You are here

MODHEB 406 A: Hebrew Poems and Prayers

Meeting Time: 
TTh 3:30pm - 5:20pm
Location: 
MGH 284
SLN: 
17119
Instructor:
Professor Naomi Sokoloff
Naomi B. Sokoloff

Syllabus Description:

NEAR EASTERN LANGUAGES AND CIVILIZATION

 

MODHEB 406

 

 Hebrew Poems and Prayers

 

Spring 2019

5 Credits

TTh 3:30-5:20

Mary Gates Hall 284

 

Professor Naomi Sokoloff

220C Denny Hall

(206) 543-7145

Office hours: W 1:30-3:00 or by appointment

naosok@u.washington.edu

 

This course examines modern Hebrew poems side by side with texts from the traditional Jewish liturgy, analyzing how contemporary writers have drawn on classical sources to reflect on matters of faith and the language of religion.

 

Hebrew -- an ancient, sacred tongue -- has been renewed and revitalized in the past 150 years as a modern, secular vernacular. Understanding the contemporary poetry requires familiarity with the language of Jewish prayers.  This class presents to students some outstanding modern writers while also fostering appreciation for some of the many historical layers of the Hebrew language.  In addition, the class provides advanced work in Hebrew, offering students an opportunity to improve grammar, dictionary skills, and vocabulary.

 

Prerequisites: MODHEB 203 or permission of instructor.

 

 

REQUIREMENTS

 

Required readings:

 

Texts available on Canvas

 

Students should expect to consult dictionaries. The Alcalay Hebrew-English dictionary is a good choice; pocket dictionaries and the Multidictionary are not sufficient. A free electronic dictionary is available at http://www.morfix.co.il/ and the English-Hebrew function is very useful when it comes time to write compositions.

 

Students are expected to complete required readings, attend class regularly, and participate in class discussion. Assignments will include two tests and three 2-4 page essays (750-1250 words each, in Hebrew). Students are expected to revise and rewrite essays after receiving feedback from the instructor. Final grades will be determined as follows:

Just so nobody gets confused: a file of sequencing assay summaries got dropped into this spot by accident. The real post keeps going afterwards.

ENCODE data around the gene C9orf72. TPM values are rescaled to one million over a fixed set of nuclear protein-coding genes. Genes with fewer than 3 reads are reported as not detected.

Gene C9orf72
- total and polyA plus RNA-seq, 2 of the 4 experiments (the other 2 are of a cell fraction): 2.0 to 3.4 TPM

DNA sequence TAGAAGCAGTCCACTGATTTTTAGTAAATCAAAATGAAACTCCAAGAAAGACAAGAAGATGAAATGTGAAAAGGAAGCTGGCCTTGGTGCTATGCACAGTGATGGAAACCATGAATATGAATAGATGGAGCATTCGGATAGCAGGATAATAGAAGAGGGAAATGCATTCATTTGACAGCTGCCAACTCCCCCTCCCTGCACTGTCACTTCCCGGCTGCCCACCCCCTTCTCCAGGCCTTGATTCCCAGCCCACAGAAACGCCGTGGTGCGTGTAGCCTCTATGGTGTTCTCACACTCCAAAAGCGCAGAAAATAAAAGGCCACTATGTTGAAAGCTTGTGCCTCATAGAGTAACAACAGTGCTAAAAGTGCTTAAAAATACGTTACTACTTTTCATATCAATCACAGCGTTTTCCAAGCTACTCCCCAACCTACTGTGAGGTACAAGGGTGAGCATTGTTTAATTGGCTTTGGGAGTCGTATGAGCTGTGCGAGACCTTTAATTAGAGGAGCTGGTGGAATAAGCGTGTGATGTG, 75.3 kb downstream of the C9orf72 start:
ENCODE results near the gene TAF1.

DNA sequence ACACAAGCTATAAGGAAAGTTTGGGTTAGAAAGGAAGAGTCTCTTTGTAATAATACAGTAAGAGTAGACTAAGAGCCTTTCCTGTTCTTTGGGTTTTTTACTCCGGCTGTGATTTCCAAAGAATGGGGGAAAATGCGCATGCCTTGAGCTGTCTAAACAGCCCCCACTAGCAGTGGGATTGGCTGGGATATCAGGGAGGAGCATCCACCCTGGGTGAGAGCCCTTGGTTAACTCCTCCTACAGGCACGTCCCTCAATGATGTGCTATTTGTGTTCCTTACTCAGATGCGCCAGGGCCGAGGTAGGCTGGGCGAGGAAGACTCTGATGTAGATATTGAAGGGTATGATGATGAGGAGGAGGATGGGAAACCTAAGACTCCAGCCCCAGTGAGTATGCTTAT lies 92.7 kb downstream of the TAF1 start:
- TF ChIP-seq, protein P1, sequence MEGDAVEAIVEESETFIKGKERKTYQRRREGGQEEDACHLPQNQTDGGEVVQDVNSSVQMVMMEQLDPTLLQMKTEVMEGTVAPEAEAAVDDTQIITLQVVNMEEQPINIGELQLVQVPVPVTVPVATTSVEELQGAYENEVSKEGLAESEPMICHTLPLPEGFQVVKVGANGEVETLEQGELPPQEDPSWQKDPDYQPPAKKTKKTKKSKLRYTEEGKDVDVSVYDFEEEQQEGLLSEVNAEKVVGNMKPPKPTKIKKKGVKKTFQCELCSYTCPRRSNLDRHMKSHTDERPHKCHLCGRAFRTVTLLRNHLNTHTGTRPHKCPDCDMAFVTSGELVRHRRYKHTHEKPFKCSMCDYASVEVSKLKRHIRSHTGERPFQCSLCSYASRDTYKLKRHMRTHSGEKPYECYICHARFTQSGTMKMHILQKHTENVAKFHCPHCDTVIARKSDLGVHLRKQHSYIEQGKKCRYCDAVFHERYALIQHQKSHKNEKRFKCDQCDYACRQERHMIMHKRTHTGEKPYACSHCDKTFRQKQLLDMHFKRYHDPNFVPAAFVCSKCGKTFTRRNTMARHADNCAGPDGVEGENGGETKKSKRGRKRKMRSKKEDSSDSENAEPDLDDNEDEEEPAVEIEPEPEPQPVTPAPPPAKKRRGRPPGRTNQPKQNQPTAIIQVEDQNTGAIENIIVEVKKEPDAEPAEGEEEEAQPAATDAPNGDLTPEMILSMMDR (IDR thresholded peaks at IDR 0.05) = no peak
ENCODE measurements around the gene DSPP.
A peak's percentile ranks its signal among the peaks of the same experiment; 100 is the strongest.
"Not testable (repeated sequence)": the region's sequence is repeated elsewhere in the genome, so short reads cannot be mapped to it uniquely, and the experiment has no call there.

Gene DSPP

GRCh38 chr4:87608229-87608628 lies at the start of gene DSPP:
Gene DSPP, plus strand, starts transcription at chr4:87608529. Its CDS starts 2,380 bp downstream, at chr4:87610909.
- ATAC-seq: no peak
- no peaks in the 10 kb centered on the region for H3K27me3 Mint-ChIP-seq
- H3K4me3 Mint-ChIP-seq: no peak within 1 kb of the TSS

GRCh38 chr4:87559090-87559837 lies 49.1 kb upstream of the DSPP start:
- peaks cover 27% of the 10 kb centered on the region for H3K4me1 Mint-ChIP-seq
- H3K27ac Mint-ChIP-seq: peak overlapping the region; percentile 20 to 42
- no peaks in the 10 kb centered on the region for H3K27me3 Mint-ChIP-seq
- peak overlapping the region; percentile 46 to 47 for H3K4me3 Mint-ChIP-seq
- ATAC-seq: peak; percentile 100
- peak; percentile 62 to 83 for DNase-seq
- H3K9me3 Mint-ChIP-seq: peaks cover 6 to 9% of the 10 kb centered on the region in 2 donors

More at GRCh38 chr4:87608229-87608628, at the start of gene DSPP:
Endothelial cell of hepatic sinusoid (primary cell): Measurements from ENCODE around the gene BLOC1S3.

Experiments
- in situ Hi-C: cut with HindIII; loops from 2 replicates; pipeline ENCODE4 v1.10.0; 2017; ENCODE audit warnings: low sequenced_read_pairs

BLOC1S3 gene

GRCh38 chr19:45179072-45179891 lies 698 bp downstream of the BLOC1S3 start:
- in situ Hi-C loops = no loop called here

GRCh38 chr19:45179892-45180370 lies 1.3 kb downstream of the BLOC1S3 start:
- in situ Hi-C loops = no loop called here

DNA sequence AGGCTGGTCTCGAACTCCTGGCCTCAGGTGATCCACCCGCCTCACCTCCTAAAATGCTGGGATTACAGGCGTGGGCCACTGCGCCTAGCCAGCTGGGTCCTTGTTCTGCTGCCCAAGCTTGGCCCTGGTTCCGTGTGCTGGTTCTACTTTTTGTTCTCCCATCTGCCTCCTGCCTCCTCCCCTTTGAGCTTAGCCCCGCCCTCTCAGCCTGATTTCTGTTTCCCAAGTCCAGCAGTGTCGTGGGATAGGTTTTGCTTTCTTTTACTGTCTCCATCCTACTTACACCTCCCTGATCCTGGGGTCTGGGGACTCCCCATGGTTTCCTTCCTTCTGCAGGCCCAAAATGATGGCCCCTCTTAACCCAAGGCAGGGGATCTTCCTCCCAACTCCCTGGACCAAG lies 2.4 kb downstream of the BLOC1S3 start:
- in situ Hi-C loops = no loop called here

Test 1                                                                          20%

Test 2                                                                          20%

Essays                                                                        45%

Class participation                                                      15%

 

 

Grading scale:

 

98-100   = 4.0

96-97     = 3.9

94-95     = 3.8  

92-93     = 3.7

91          = 3.6

90          = 3.5

89          = 3.4

88           =3.3

 

Revision of an essay will raise the grade 1- 3.5 points; for example, a composition that receives an 88 (3.3) may, in revised form, go up as high as a 91.5 (3.7).

 

           

 

*******ATTENDANCE POLICY**********

 

Attendance and class participation are important to the learning process. However, if you have symptoms of contagious illness – such as sniffles, sneezes, a cough, a sore throat, or a fever – please do not come to class. We will figure out a way to cover the material so that your learning and your grades will not suffer.  

 

*It is understood that some students may miss class for observance of religious holidays, and that they will be able to make up missed work due to such absences.

 

*Any student who wishes to do additional work on a topic related to this course may discuss the possibility of registering with the instructor for 1 or 2 credits of independent study (HEBR 490).

 

*If you would like to request academic accommodations due to a disability please contact Disabled Student Services, 448 Schmitz, 206-543-8924 (uwdss@u.washington.edu).  If you have a letter from Disabled Student Services indicating you have a disability that requires academic accommodations, please present the letter to the instructor and discuss the accommodations you might need for class.